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Is Psoriasis Diet Really Working?
- Although there is no cure for psoriasis, psoriasis treatment is available
- One such means for treatment could be found in a psoriasis diet
- Psoriasis symptoms may include red and painful, dry itchy skin, or scaly-like patches that crop up on the surface of the skin
For people suffering from the chronic skin condition known as psoriasis, finding means to alleviate symptoms is important. Some people are claiming that a special psoriasis diet can help improve the condition. This claim is explored below.
What is a Psoriasis?
Before delving into the claims regarding the psoriasis diet, the disease itself needs to be explored and understood. According to the Mayo Clinic, psoriasis is a condition in which the body’s immune system overreacts to certain triggers and causes skin cell life cycles to speed up dramatically. Instead of the cycle taking about a month, as is usual, the cycle is completed in just two days. This rapid growth of skin cells leads to an excess of cells that give the skin a scaly appearance. These excess cells give the skin a scaly appearance. Sometimes the skin can becomes dry and itchy. In other cases, reddish, painful patches crop up on the skin as well.
Although the skin condition can improve, it can also flare up again and become worse. Unfortunately, this condition cannot be cured. There are accepted treatments to help relieve discomfort such as cortisone creams and prescription drugs. Sometimes ultraviolet light therapy is recommended by dermatologists but patients are still looking for other alternatives. Of course this brings us to the issue of the psoriasis diet.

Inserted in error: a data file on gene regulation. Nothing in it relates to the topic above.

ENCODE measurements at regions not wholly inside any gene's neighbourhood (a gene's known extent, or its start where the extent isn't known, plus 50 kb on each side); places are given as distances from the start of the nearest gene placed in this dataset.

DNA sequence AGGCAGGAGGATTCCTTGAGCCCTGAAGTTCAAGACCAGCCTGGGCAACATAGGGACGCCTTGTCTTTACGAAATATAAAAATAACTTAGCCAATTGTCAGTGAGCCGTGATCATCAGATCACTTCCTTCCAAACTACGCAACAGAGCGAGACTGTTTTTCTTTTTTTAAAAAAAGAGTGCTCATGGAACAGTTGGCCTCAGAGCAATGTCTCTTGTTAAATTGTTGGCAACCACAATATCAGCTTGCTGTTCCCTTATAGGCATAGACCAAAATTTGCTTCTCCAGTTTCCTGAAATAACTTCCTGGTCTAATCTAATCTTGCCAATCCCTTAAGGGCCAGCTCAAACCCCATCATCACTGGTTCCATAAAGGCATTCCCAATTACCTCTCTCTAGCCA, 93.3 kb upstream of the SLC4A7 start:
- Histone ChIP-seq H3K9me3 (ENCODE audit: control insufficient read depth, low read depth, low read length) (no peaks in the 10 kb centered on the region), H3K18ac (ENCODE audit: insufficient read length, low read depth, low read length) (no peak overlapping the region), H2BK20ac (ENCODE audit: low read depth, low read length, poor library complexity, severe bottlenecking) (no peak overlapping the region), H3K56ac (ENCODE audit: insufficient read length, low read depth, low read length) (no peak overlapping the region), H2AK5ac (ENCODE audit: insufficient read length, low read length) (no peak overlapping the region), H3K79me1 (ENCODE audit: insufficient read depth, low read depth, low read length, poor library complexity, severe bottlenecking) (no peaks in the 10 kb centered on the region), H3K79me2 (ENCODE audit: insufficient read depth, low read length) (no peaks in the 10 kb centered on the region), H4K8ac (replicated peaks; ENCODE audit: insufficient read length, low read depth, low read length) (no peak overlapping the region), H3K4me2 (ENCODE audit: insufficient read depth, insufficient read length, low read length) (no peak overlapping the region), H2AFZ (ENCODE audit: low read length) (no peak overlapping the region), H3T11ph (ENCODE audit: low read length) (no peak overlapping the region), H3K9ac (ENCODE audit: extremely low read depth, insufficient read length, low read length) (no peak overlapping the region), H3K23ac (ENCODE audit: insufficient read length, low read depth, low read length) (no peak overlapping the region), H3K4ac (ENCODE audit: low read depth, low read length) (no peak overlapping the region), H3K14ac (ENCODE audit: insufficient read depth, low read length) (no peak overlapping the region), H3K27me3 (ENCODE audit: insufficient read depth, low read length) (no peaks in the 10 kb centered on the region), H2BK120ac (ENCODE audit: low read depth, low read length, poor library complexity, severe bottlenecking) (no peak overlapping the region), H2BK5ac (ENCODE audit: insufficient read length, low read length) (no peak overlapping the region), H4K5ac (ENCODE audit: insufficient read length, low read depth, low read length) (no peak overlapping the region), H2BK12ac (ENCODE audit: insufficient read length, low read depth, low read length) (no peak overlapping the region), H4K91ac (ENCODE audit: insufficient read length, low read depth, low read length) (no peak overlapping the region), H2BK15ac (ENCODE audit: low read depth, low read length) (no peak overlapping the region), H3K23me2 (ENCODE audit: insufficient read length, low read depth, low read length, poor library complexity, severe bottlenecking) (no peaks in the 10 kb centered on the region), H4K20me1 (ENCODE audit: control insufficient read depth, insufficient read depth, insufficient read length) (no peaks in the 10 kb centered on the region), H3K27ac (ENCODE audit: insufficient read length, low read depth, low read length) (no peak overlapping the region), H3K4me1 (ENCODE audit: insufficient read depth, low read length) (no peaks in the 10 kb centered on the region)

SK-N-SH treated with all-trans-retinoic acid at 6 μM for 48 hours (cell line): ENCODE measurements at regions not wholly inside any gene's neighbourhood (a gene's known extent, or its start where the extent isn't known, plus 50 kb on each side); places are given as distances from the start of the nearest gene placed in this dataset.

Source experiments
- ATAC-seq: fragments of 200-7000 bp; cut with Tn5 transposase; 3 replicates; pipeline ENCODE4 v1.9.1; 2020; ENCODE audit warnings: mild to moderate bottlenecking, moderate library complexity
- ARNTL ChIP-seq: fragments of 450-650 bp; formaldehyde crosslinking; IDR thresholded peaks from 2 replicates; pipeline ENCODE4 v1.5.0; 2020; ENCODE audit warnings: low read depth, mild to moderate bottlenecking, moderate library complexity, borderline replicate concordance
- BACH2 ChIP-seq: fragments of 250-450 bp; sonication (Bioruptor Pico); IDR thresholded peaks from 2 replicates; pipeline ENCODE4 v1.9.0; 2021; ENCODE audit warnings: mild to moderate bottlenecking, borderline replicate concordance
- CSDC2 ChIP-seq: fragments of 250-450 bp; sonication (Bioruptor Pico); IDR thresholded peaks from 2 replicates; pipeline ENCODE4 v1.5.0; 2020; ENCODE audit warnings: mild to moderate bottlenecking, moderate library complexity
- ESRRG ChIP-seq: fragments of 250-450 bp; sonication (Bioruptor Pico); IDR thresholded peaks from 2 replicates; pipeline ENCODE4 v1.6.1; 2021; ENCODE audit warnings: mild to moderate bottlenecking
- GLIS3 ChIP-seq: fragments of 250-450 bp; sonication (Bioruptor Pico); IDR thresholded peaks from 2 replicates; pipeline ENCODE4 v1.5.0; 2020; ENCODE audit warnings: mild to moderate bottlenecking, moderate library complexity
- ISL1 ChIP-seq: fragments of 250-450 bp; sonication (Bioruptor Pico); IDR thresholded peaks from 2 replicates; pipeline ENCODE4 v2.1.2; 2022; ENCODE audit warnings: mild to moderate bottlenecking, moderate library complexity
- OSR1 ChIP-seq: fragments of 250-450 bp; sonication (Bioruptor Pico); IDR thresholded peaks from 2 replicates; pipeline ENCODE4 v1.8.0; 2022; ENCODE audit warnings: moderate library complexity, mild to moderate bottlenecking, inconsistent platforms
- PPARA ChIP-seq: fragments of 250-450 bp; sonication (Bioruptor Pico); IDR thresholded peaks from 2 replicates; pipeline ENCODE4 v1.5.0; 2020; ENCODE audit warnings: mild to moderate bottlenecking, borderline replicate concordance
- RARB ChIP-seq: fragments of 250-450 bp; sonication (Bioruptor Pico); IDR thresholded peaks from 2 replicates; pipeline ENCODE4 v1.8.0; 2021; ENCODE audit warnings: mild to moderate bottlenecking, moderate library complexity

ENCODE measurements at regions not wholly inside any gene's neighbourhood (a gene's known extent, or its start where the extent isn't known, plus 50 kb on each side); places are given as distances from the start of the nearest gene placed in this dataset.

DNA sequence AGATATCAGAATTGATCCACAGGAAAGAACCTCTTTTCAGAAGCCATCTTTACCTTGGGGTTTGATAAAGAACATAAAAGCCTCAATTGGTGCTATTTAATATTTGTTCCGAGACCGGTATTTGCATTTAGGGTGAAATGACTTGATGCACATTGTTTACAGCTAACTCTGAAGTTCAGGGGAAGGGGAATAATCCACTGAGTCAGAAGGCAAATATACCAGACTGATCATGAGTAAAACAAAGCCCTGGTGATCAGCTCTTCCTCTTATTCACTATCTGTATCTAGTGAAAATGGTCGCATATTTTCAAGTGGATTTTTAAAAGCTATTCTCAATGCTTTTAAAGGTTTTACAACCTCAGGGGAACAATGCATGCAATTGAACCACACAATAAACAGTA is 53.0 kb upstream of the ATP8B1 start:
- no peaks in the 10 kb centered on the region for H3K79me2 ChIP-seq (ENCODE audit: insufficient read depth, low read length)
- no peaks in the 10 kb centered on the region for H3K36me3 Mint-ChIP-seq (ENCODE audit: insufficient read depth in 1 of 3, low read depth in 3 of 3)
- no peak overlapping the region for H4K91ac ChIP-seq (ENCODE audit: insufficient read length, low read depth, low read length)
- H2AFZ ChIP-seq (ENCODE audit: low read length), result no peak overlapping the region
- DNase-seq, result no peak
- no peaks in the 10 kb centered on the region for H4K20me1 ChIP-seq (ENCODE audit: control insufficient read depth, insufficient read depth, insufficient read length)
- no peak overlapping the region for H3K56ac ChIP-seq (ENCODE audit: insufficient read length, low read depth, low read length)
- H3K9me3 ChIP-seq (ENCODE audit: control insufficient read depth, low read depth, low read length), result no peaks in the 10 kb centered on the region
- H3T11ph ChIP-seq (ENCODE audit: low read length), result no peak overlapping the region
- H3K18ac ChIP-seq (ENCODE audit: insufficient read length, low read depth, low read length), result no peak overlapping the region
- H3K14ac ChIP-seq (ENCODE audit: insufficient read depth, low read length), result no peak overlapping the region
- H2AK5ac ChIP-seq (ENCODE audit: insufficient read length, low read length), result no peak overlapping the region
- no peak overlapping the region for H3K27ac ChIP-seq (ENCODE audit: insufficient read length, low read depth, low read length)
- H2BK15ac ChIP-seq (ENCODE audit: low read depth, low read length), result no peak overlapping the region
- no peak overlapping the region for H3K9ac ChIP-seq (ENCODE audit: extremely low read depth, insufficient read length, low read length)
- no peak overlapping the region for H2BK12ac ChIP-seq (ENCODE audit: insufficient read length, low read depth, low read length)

Psoriasis Diet Claim
The National Psoriasis Foundation has tried to tackle this issue. On the foundation’s Web site, it is explained that some physicians have found some patients’ skin improved while on a weight loss diet. There is also anecdotal evidence that consuming less sugar, caffeine, and white flour have contributed to an improvement in psoriasis symptoms.
As the foundation points out, however, these claims are difficult to evaluate. Because the nature of the condition is cyclic, the skin clears and worsens on its own over time. While one person may reduce sugar intake and see an improvement, the person may really just be noticing a coincidence in timing.
Another website explains that no scientific studies conducted so far have found a clear connection between diet and improvement in the psoriasis skin condition, though that doesn’t mean physicians and dermatologists will not suggest that patients give it a try. Dr. Jeffrey M. Weinberg, director of the Clinical Research Center at St. Luke’s-Roosevelt Hospital Center in New York City, only warns patients to avoid any of the so-called miracle psoriasis diets that can sometimes be dangerous.
No physician is going to steer a patient away from diets that encourage overall well-being. For example, a diet that is lower in junk food, alcohol, and sugar may not necessarily do much for the long-term treatment of psoriasis but it can provide other health benefits such as lowering cholesterol, reducing weight, and reducing risk for heart disease.
Supplements and Psoriasis Diet
Another factor in the psoriasis diet is the suggestion of using supplements including herbs meant to help improve the condition. Because there is always a risk of negative side effects from these supplements, the National Psoriasis Foundation recommends that psoriasis sufferers discuss such decisions with their physician before adding these alternative treatments to their overall wellness plans.
The information supplied in this article is not to be considered as medical advice and is for educational purposes only.
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